Saturday, December 27, 2008

Krauthammer Wants more Gas Taxes Too

After just attacking the New York Times proposal to raise gas taxes through the roof, I was apalled to see Charles Krauthammer put forth a similiar proposal in the Weekly Standard.  Now granted, Krauthammer's idea is a lot less drastic, and he would offset it with a reduction in the payroll tax; but he still wants to raise gas taxes during a recession. He admits that
today's economic climate of financial instability and deepening recession, moreover, makes the piling on of new taxes--gasoline or otherwise--not just politically unpalatable but economically dubious in the extreme.
But he then goes on to argue that we should do it anyway, because
the only time you can possibly think of imposing a tax to achieve them is when oil prices are very low.
He makes a detailed case for the benefits of his gas tax,  and argues that it would be superior to our current attempts to regulate car manufacturers.
a gas tax would render these government-dictated regulations irrelevant and obsolete. If you want to shift to fuel-efficient cars, don't mandate, don't scold, don't appeal to the better angels of our nature. Find the price point, reach it with a tax, and let the market do the rest.
That's some real utopian dreaming there.  In what world is the government going to remove regulations on auto manufacturers just because we pass a new gas tax?  Does Krauthammer, who is usually pretty astute, actually believe there is any chance of such a thing happening? What we will get instead is double government coercion.  The government will continue to regulate the car companies, plus they will impose higher direct and indirect costs on businesses and consumers through higher gas taxes.  And the indirect costs of this tax will not be offset by any payroll reduction.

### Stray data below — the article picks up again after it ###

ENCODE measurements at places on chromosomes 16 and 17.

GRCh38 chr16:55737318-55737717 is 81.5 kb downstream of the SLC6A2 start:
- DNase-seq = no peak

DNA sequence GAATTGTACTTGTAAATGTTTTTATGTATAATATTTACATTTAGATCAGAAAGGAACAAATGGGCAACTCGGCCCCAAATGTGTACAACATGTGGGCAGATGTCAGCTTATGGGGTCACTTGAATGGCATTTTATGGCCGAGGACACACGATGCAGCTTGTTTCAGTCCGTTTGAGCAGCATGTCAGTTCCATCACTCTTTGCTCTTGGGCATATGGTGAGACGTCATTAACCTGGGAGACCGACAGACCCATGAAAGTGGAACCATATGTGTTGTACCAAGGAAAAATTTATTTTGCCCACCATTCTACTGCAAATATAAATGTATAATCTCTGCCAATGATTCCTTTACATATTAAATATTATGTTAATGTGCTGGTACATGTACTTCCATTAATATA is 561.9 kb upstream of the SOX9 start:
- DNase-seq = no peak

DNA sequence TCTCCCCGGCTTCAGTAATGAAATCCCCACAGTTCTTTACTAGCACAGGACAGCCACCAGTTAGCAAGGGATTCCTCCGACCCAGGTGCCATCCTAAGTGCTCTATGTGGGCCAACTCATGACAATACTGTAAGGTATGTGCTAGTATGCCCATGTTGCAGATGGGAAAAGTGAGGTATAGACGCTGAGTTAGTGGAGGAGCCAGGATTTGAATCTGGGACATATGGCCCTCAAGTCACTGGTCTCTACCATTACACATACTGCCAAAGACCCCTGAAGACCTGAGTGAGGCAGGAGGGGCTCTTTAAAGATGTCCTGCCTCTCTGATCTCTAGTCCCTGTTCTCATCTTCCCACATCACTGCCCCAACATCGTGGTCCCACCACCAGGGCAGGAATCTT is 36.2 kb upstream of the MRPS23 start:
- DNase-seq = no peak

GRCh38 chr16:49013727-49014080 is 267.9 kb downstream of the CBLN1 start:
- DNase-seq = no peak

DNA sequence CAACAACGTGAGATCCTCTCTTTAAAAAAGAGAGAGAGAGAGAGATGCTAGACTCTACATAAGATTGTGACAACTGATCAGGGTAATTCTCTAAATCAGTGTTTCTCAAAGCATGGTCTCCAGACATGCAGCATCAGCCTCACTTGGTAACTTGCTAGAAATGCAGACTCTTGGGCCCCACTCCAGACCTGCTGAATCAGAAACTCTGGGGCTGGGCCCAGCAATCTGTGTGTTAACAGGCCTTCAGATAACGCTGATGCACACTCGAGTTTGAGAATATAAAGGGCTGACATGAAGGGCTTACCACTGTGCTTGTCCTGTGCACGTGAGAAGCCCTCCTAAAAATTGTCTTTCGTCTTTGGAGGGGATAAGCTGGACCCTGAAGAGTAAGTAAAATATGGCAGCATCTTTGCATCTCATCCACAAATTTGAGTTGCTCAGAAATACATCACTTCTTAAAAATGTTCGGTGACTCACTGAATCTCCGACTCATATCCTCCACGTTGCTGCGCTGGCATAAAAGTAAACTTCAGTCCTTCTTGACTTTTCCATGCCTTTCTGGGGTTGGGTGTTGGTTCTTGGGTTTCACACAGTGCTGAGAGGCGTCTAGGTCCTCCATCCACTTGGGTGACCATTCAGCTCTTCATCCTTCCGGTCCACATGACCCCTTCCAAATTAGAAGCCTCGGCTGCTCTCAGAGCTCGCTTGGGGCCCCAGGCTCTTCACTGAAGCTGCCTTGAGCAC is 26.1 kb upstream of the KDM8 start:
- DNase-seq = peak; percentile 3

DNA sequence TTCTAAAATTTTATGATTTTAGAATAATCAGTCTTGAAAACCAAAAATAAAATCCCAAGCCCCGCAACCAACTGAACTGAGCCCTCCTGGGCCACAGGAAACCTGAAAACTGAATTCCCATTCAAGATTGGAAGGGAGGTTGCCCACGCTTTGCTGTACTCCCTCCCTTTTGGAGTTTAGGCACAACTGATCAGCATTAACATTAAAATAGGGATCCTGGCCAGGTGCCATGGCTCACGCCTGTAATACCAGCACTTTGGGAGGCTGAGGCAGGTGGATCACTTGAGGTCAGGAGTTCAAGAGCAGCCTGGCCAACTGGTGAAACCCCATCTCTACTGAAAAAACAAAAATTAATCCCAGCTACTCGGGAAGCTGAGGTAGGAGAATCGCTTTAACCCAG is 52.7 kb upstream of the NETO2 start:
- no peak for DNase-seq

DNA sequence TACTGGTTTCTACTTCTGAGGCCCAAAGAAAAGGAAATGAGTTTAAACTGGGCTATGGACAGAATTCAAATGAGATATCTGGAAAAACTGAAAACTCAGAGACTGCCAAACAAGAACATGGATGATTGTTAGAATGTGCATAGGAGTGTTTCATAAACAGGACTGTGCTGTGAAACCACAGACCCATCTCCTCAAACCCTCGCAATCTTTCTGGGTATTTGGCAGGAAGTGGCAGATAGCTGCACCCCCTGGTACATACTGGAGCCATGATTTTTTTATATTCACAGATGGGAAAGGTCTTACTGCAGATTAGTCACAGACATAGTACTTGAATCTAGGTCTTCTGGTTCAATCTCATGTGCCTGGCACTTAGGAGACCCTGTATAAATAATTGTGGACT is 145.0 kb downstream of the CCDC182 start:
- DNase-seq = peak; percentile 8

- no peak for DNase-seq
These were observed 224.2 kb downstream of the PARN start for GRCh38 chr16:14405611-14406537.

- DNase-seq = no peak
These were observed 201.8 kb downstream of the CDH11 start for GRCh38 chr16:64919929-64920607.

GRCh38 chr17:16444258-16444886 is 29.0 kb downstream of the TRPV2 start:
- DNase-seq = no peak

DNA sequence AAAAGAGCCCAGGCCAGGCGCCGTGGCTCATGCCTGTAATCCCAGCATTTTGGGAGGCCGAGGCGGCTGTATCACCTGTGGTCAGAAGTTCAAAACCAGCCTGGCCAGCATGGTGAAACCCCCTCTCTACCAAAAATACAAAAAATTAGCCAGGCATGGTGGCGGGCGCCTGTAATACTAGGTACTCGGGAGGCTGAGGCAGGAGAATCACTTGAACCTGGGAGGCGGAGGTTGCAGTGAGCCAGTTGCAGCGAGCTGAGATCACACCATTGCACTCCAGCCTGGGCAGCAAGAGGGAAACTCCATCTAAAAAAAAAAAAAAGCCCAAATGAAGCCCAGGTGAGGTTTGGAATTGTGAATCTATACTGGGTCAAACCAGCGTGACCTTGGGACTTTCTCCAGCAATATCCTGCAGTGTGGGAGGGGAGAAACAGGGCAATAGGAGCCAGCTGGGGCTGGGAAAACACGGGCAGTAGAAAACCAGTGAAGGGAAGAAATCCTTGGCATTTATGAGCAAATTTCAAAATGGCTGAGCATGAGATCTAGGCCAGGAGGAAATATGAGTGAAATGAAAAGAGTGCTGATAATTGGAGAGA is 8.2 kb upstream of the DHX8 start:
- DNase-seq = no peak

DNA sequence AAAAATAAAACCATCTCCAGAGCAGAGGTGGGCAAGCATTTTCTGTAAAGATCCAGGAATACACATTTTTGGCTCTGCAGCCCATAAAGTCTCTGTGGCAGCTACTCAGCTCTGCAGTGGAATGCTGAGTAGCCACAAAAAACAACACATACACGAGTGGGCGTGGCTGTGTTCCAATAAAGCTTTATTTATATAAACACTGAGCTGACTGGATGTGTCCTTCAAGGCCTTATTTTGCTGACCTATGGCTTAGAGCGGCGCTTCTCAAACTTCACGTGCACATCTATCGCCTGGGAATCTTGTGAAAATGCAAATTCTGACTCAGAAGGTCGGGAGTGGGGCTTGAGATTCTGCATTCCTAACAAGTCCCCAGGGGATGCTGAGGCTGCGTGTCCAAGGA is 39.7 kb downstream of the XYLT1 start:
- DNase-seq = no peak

The economy is in bad shape, with no sign that it will get much better in the near future. Some even speculate that we could be headed for a depression or a multi-year recession.  The government is borrowing and spending like no tomorrow, and already massively interfering with the free market -- with little to show for it.  One of the few bright spots in the dismal economic picture has been low gas prices.  It's bad enough when the NYT advocates coercing people into conservation through the blunt instrument of high taxation.  The Times is a known supporter of big government solutions, and rarely sees a tax hike it doesn't like.  But I expect more from Krauthammer.

1 comment:

  1. It's not just Krauthammer. Greg Mankiw has long supported Pigovian taxation, including taxes on gas.